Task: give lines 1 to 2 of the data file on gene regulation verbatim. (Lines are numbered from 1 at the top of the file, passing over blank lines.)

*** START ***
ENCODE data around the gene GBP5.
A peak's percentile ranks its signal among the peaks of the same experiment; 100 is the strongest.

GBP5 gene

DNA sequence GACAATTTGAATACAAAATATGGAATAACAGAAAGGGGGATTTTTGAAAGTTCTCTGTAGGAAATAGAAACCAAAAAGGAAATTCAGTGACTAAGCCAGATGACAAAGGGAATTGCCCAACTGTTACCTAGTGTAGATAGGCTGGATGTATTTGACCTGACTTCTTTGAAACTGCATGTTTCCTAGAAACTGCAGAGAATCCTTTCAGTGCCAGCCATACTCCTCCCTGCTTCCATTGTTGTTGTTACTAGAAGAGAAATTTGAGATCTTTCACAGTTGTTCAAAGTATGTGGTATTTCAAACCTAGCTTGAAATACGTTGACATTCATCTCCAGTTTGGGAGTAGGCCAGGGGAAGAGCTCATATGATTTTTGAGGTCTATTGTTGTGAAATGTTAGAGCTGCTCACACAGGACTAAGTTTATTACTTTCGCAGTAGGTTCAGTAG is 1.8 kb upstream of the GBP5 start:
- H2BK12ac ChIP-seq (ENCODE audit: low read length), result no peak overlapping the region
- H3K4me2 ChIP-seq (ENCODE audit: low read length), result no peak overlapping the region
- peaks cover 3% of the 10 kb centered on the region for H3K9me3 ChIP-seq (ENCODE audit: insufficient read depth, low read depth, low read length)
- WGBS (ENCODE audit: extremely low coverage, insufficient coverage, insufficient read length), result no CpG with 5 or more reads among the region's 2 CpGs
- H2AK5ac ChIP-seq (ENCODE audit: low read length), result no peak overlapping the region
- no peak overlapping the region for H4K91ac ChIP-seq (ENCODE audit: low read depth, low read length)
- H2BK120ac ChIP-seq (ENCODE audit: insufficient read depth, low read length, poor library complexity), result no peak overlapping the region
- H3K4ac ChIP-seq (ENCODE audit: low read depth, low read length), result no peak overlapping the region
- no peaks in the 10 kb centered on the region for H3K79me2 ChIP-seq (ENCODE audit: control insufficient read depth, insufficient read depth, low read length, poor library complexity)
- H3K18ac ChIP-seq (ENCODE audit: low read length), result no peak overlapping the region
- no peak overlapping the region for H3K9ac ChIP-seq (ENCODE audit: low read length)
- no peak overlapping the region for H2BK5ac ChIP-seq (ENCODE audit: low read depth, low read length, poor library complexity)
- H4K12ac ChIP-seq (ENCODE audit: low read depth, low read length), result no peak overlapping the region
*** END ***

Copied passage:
ENCODE data around the gene GBP5.
A peak's percentile ranks its signal among the peaks of the same experiment; 100 is the strongest.